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Peoria, IL
A 84-year-old female asked:

What is a adenomatous colon polyp.?

2 doctor answers3 doctors weighed in
Dr. Daniel Para
General Surgery 30 years experience
Pre-cancerous: As opposed to a hyperplastic polyp, an adenomatous polyp is the type of growth in your colon that can become cancerous over time. Variants such as villous or tubulo-villous adenomas may also describe this type of polyp. If you have these removed at colonoscopy, you will require surveillance on a regular basis.
Dr. Daniel Conway
General Surgery 36 years experience
Benign: Adenomatous polyps are pre cancerous growths in the lining of the colon. Think of them as the colonic equivalent of benign moles on your skin. Just as some people have lots of moles, some people make lots o polyps. Adenoma refers to glandular growth. These can usually be removed during colonoscopy. Removing them prevents them from becoming a colon cancer.

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Similar questions

A 34-year-old member asked:

Do you think I should be worried about having a adenomatous colon polyp?

1 doctor answer6 doctors weighed in
Dr. Richard Hallett
Radiology 28 years experience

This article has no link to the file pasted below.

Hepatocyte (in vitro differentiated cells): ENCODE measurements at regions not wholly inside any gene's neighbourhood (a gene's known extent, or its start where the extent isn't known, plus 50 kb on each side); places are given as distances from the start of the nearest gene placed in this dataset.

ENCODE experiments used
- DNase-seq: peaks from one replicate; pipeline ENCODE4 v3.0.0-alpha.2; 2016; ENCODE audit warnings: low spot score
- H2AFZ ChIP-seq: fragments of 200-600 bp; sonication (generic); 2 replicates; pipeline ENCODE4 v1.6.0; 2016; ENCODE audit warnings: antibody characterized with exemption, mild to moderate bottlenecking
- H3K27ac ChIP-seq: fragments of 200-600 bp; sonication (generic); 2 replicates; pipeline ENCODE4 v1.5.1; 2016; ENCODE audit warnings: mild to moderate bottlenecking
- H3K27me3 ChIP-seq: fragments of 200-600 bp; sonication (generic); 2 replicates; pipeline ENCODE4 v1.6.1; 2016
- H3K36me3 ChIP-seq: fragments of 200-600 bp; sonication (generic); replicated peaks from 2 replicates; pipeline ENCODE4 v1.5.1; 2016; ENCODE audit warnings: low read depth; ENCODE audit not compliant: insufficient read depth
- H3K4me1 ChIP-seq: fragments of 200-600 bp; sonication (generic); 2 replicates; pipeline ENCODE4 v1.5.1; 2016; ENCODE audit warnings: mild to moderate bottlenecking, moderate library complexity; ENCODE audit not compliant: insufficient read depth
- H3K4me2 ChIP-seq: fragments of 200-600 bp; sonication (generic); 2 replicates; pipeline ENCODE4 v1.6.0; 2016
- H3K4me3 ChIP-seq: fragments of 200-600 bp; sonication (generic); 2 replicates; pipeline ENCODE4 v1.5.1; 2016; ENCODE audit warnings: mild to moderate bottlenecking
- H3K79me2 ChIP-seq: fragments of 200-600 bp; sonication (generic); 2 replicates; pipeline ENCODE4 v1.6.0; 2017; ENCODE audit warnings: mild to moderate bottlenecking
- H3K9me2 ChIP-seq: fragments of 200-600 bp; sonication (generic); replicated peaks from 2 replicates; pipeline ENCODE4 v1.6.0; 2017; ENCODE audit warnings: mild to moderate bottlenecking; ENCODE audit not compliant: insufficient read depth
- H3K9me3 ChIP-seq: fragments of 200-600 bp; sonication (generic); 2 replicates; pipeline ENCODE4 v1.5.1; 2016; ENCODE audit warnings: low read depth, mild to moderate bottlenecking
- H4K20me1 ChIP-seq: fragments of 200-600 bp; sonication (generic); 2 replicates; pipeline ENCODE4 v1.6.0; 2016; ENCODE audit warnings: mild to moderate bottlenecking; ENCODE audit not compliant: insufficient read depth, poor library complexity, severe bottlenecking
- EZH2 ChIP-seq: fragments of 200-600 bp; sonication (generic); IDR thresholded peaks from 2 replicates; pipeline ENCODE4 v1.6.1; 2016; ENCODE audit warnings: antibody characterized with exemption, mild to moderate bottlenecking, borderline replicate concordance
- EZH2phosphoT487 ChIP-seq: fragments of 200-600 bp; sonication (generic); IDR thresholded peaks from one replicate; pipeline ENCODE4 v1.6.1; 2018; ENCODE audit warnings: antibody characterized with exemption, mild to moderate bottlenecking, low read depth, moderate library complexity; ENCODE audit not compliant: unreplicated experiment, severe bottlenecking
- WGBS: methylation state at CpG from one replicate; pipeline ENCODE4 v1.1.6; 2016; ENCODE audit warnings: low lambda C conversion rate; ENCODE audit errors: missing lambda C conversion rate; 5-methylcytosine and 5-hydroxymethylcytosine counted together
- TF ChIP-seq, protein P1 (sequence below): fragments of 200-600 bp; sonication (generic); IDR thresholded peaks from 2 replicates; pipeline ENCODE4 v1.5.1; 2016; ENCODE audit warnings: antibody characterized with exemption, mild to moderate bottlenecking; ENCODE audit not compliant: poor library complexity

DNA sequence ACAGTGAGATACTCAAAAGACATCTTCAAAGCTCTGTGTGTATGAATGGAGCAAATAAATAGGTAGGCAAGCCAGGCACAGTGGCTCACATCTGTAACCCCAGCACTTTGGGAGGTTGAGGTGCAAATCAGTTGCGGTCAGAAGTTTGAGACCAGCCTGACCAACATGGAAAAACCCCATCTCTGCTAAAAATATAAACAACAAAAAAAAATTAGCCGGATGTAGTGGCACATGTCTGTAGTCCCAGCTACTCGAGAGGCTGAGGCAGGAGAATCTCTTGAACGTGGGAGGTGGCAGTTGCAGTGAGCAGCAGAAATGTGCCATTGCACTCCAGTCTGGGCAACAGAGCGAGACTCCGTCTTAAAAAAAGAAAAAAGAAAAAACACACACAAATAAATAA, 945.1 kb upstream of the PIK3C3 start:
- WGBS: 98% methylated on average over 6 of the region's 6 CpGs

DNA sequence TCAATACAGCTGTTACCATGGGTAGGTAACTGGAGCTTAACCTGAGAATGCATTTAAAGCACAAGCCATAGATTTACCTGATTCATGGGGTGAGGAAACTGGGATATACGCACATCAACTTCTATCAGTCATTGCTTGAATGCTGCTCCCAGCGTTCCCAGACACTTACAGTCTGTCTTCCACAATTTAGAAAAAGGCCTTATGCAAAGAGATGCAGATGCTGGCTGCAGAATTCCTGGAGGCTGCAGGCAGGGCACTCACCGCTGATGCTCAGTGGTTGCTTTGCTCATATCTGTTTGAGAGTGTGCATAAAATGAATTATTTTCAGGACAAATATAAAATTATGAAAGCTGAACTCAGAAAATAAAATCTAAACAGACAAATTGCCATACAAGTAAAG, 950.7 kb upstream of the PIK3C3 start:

Have it removed...: You should have these removed. If totally removed and no evidence of cancer, no need to further worry about that polyp. Left alone, a percentage could grow into cancer over time, so best to remove. You should then be followed as per your doctor's and acs guidelines.
A 34-year-old member asked:

What is the difference between a benign colon polyp and an adenomatous colon polyp?

2 doctor answers3 doctors weighed in
Dr. Carlos Encarnacion
Medical Oncology 35 years experience
Sort of the same: An adenomatous polyp is not cancer so by definition is "benign" although it harbors the potential of becoming malignant with time. Not all benign polyps are adenomatous. Some are just plain polyps with little or no malignant potential. So, adenomatous polyps are benign but not all benign polyps are adenomatous.

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Last updated Jan 8, 2020
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